Former national youth footballer became dad just 8 days before fatal bike crash
He was riding his company's motorcycle back to his office in Tampines when tragedy struck.
Mr Muhammad Mirza Abdul Razak, 31, who was a defender for the Singapore under-14 national football team in 1997, crashed at Braddell Road at around 6.20am on May 23.
The Orange Force senior specialist rider with NTUC Income, who was part of its accident response team, was rushed to Tan Tock Seng Hospital (TTSH), but was pronounced dead about an hour later.
Nearly a month has passed since the accident and his wife, Madam Diana Nursita Abdul Latiff, 29, still struggles to talk about her late husband without bursting into tears.
The situation is made even more heartrending as the couple had just celebrated the birth of their first child a mere eight days before the accident.
"He was very happy and excited to bring home our baby from the hospital," she said.
A wistful smile formed on Madam Diana's lips yesterday when she recalled how she had known her husband since young as both had been pupils of Xinmin Primary School in Hougang.
They reconnected online in 2008 and were married three years later.
But the smile was quickly replaced with tears as the tax officer recounted the morning of the tragedy.
Speaking from her four-room flat in Punggol yesterday, Madam Diana said she had just finished observing her mother and grandmother bathing her baby, Misha Dalia, at around 8am when she decided to check her mobile phone.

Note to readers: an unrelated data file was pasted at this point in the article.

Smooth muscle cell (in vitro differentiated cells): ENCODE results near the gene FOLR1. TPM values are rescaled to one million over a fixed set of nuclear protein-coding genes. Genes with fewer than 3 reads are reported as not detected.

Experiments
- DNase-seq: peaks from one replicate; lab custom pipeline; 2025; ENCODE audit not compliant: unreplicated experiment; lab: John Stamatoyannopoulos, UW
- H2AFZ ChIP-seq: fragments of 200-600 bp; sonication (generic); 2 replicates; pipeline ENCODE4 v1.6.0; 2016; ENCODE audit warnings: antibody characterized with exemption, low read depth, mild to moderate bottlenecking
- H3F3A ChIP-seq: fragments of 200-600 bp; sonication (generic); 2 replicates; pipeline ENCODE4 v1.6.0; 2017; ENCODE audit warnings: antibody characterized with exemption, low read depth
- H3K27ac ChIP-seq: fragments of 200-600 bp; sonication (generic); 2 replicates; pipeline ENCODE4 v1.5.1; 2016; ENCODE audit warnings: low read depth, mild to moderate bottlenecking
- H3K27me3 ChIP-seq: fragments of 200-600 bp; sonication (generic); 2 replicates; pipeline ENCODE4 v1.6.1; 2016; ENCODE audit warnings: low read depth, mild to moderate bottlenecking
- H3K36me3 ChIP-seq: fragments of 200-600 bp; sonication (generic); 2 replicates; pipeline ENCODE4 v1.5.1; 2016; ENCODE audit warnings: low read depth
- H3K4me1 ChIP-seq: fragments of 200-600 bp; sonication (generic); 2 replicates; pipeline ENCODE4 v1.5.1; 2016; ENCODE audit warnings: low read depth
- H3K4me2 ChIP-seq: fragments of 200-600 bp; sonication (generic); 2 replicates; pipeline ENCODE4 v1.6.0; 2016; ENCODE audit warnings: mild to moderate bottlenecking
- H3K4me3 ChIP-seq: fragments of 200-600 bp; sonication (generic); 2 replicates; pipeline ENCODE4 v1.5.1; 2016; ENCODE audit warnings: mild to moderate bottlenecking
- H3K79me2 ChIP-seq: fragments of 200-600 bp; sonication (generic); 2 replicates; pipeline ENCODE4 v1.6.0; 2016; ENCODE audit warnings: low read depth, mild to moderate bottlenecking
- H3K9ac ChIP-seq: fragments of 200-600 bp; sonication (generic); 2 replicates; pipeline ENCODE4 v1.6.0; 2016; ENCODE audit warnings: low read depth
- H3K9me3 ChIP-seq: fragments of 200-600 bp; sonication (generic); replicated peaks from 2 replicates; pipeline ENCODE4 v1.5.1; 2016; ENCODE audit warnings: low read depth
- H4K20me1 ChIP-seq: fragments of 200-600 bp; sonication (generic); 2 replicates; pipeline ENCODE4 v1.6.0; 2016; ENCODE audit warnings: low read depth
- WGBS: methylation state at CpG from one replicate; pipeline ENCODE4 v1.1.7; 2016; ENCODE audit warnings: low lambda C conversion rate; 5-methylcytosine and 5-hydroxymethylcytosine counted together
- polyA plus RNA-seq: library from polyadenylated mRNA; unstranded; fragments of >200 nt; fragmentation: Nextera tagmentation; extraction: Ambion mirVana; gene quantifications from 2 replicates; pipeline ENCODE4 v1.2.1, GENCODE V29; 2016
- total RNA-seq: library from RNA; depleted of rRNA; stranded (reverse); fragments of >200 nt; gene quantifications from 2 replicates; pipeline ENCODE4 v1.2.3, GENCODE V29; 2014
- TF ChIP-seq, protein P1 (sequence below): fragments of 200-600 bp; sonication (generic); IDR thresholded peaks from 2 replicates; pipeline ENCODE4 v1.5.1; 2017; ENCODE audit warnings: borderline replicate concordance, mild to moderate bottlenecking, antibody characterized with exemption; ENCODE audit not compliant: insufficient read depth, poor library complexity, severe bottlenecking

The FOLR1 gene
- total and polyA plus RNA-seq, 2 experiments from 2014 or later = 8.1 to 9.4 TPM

Mr Muhammad Mirza had started his night shift at about 10pm the night before and was expected to be home at around 8am.
"I was wondering, 'It's already 8am, but why isn't my husband home?' He would usually call me."
She then noticed that she had a missed call from an unfamiliar number.
"I found out that one of my husband's colleagues had tried to call. He told me that my husband was involved in an accident and I had to go to TTSH. I was shocked," she said.
Madam Diana immediately rushed to the Accident and Emergency department with her mother and saw that her husband's colleagues were already there.
She cried: "I was already in tears as I was so worried. I was led into a holding room. I was wondering, 'Why couldn't I see my husband?'
"The doctor came about 15 minutes later and by just looking at his face, I knew that something bad had happened. I was told that they tried to revive him, but he had already died."
Because her husband was an experienced and careful rider, Madam Diana said she cannot understand how the accident could have happened.